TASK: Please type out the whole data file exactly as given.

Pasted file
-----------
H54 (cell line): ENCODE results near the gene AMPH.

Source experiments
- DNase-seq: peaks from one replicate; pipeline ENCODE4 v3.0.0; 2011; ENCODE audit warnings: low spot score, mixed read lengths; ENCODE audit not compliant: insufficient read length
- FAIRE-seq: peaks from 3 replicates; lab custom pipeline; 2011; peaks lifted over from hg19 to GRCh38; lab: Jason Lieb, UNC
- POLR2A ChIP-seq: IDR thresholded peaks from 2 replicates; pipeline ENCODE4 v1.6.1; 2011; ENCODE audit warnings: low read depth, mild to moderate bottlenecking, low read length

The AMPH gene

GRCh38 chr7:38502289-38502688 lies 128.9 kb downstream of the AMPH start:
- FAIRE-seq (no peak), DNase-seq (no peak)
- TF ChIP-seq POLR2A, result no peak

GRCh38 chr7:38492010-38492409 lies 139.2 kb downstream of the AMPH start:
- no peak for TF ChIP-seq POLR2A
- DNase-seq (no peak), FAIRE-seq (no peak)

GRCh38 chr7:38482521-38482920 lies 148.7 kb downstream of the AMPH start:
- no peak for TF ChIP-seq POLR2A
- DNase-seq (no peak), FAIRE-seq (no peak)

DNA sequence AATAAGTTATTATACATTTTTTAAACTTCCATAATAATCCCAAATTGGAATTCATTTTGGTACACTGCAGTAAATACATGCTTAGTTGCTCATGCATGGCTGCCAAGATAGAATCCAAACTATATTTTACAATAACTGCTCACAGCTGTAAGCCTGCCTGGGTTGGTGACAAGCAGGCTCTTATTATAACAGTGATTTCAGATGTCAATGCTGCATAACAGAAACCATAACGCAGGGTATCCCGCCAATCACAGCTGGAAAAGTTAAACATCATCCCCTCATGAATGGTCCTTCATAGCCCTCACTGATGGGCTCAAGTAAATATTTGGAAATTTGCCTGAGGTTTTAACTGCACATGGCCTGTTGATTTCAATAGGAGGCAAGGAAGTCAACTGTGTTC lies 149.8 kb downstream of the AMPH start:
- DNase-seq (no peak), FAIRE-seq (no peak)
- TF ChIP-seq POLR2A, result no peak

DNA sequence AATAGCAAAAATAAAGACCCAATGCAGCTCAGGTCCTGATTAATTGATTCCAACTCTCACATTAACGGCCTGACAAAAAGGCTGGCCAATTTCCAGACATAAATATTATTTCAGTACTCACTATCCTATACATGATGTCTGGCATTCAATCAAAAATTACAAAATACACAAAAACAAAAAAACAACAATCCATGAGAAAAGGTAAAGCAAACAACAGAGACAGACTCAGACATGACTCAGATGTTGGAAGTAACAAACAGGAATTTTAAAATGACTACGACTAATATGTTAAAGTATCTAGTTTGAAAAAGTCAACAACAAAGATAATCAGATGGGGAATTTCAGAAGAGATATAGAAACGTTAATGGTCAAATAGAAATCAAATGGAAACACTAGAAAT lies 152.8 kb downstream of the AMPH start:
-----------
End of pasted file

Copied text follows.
H54 (cell line): ENCODE results near the gene AMPH.

Source experiments
- DNase-seq: peaks from one replicate; pipeline ENCODE4 v3.0.0; 2011; ENCODE audit warnings: low spot score, mixed read lengths; ENCODE audit not compliant: insufficient read length
- FAIRE-seq: peaks from 3 replicates; lab custom pipeline; 2011; peaks lifted over from hg19 to GRCh38; lab: Jason Lieb, UNC
- POLR2A ChIP-seq: IDR thresholded peaks from 2 replicates; pipeline ENCODE4 v1.6.1; 2011; ENCODE audit warnings: low read depth, mild to moderate bottlenecking, low read length

The AMPH gene

GRCh38 chr7:38502289-38502688 lies 128.9 kb downstream of the AMPH start:
- FAIRE-seq (no peak), DNase-seq (no peak)
- TF ChIP-seq POLR2A, result no peak

GRCh38 chr7:38492010-38492409 lies 139.2 kb downstream of the AMPH start:
- no peak for TF ChIP-seq POLR2A
- DNase-seq (no peak), FAIRE-seq (no peak)

GRCh38 chr7:38482521-38482920 lies 148.7 kb downstream of the AMPH start:
- no peak for TF ChIP-seq POLR2A
- DNase-seq (no peak), FAIRE-seq (no peak)

DNA sequence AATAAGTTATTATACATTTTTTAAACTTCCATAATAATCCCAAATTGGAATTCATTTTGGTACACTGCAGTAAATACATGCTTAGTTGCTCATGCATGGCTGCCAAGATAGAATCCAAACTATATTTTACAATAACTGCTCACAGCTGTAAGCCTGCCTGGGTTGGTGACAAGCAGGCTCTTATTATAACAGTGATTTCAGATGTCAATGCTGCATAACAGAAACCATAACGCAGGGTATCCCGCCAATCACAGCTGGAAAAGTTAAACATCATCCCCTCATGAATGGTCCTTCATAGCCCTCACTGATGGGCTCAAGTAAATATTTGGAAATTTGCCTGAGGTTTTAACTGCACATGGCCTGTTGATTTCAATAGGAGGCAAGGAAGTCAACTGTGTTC lies 149.8 kb downstream of the AMPH start:
- DNase-seq (no peak), FAIRE-seq (no peak)
- TF ChIP-seq POLR2A, result no peak

DNA sequence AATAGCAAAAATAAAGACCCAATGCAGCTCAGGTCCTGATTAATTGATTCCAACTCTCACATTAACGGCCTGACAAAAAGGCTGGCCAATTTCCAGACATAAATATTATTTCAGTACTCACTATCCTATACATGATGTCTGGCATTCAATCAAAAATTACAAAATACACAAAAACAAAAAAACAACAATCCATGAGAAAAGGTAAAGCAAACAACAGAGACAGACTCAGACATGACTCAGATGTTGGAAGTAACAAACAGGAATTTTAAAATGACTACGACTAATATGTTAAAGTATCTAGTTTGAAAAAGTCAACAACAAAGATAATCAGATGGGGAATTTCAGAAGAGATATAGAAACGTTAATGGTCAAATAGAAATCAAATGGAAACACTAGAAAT lies 152.8 kb downstream of the AMPH start: